I’ll probably post a bit more on this setup and the storms that form later in the day.

Stay safe!

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02.16.11

Forecast: Sunday, Feb. 20

Posted in Severe Weather Forecast, Storm Chasing at 8:00 am by Rebekah

A quick look at last night’s 00Z GFS run for 00Z Monday, or 6 pm Central Time on Sunday (bound to change, but it can be interesting to look at trends as it gets closer):

500 mb shows a nice little shortwave trough centered over New Mexico:

Surface temperatures in the lower 60s in western Kansas and western Oklahoma, with a surface low over western Kansas…surface winds in central Kansas are from the south-southeast:

Surface dewpoints in the lower 50s up through central and eastern Kansas:

Sounding from Hutchinson, Kansas…would be nice if the high clouds would be gone and the surface could warm up a bit more…but hey, it’s February:

Hodograph for Hutchinson also shows decent wind shear:

Does this mean severe storms are returning to the Plains? No. But even thunderstorms of the non-severe variety would be welcome at this point, and the models are certainly showing some hope of that.

If moisture return is any greater, surface temperatures any higher, and the winds are a little more backed (more out of the southeast), I would be happier and might even consider a jaunt to Kansas, but this is still not a bad setup for February storms. We’ll have to wait and see. There may be another few setups coming soon as well…but a lot of this is still in wishcasting land!

Maps from TwisterData.

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10.22.10

Severe Weather Today

Posted in Severe Weather Forecast, Storm Chasing at 11:04 am by Rebekah

The Storm Prediction Center issued a slight risk for severe weather today, with a 5% chance of tornadoes over south central Oklahoma and north central Texas.

A negatively tilted shortwave trough is located through the Texas Panhandle into central Texas, with strong upper-level winds around the base and just downstream of the trough.

An elongated surface low stretches from eastern Colorado into the Texas Panhandle, while a diffuse dryline, expected to tighten this afternoon and move eastward, is situated in the west central Texas Panhandle. There is a pretty significant wind shift along this boundary, with westerly winds in eastern New Mexico, southerly winds in the central Texas Panhandle, and southeasterly winds in the east Texas Panhandle.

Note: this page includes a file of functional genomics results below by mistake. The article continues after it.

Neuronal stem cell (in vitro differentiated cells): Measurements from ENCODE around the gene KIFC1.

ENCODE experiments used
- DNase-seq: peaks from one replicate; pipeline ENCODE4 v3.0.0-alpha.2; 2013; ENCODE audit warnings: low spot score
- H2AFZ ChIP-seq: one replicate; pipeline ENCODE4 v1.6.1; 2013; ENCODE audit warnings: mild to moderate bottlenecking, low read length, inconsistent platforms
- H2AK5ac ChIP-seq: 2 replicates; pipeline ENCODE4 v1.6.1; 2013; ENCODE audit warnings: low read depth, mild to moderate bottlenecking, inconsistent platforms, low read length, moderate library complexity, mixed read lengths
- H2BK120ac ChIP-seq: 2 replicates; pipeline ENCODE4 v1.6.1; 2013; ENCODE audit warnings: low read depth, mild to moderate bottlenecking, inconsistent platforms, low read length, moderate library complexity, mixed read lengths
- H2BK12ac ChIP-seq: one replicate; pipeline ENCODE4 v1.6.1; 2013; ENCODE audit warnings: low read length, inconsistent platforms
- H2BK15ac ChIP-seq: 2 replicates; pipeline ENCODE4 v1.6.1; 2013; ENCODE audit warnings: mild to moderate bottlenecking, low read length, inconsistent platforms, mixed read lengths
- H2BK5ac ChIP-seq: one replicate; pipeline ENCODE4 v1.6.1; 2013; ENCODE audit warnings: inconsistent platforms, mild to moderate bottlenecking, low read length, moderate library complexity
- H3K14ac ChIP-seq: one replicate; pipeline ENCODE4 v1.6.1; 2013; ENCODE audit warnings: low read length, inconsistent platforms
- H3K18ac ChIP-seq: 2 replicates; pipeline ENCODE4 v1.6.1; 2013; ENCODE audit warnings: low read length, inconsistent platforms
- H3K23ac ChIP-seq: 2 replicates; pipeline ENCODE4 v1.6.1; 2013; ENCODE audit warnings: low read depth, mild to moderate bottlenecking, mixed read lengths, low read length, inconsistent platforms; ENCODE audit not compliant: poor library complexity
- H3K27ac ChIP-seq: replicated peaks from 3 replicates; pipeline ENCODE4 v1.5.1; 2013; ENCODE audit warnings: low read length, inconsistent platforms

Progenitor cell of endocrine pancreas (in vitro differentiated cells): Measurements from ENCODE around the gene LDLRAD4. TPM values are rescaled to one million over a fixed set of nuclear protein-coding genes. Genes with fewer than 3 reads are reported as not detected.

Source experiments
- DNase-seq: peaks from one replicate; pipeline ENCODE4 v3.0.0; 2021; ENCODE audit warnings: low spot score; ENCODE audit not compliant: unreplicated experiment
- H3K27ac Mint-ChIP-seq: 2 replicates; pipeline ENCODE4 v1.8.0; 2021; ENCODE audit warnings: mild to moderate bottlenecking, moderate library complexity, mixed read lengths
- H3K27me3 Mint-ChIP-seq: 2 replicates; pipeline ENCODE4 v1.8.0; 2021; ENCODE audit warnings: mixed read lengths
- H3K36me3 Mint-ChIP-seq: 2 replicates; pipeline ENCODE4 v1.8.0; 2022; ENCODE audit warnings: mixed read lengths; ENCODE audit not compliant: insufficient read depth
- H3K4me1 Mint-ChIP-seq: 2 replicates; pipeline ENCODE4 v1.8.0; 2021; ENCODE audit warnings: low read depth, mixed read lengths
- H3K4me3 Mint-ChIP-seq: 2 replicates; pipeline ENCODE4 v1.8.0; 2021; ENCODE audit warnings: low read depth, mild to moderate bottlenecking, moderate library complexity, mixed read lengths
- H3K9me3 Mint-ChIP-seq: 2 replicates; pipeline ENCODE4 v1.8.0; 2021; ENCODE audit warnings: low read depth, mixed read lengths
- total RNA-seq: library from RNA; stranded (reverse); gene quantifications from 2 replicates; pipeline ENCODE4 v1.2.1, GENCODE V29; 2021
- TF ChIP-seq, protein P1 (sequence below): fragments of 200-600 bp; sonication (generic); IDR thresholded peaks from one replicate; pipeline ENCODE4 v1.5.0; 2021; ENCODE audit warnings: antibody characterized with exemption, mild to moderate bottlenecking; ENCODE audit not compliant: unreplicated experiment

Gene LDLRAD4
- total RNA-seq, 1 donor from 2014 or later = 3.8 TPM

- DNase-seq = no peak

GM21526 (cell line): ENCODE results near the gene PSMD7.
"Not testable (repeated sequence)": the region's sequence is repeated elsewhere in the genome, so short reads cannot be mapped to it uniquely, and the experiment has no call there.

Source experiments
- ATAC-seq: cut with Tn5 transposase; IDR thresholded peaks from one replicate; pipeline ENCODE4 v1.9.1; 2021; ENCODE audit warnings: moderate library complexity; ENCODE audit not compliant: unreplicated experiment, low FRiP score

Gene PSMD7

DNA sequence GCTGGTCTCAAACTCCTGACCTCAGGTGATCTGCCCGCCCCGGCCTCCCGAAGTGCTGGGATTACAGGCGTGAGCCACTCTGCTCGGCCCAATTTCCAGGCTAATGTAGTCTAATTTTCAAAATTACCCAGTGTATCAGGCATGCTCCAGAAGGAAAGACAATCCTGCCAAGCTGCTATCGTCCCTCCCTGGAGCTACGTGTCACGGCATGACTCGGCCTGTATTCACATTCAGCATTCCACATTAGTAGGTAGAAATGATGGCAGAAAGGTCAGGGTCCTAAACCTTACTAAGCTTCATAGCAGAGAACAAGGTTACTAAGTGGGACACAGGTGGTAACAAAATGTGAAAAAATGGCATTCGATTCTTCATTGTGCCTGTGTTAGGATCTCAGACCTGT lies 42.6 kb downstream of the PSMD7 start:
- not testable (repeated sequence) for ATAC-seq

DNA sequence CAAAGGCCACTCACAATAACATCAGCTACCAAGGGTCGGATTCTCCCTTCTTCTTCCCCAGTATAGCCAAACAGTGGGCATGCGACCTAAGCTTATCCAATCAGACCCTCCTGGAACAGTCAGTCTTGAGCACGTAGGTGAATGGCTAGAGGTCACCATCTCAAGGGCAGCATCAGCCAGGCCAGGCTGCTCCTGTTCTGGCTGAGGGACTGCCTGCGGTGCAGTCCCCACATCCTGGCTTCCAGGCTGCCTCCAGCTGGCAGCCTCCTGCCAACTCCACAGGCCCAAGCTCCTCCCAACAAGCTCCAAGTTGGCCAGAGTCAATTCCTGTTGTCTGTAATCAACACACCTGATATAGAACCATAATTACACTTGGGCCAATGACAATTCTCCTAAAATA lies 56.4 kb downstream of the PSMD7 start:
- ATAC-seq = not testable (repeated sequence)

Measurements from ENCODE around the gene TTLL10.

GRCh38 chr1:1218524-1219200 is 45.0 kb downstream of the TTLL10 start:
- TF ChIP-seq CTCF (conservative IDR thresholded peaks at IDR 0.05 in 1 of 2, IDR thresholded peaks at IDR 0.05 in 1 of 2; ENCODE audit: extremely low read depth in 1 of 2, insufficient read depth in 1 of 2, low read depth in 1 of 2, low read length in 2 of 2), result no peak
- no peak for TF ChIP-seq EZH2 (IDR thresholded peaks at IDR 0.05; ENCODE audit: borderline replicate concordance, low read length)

Dewpoints in Oklahoma and the Texas Panhandle are in the mid- to upper 50s, but moisture is surging north and they could get into the lower 60s later today.

There is still an MCS in western Oklahoma, but the storm’s outflow boundary in western Oklahoma / southeast of the Texas Panhandle could aid in storm initiation.

There is quite a bit of cloud cover associated with the MCS, which could limit heating and instability, but skies are already clearing in some areas of northern Texas and far western Oklahoma.

CAPE values could reach 1000 or even 1500 this afternoon around Wichita Falls to Shamrock, Texas, and mid-level lapse rates are decent as well.

Vertical wind shear will certainly not be lacking…this morning’s sounding from Norman showed a perfectly curved hodograph. 0 to 6 km shear is at 50 to 60 knots over the Texas Panhandle and northern Texas, and will maintain values close to that into the afternoon / evening. Surface winds are backed over Oklahoma and north Texas, so the chance is decent for supercells to form, if storms initiate and can maintain a solid updraft.

And if supercells do form, there is a decent chance for tornadoes, given low-level wind shear and increasing moisture.

I’m not completely sold on this one yet…I have stick around here ’til 1pm anyway, and I’ll make a decision at that point. As of now, my target would probably be around Wichita Falls, Texas to Altus, Oklahoma.

If I go, it’ll be without streaming or being on Spotter Network, as I don’t want to upgrade my cell plan to tethering again for only one chase. However, I’ll keep you updated via Facebook and Twitter!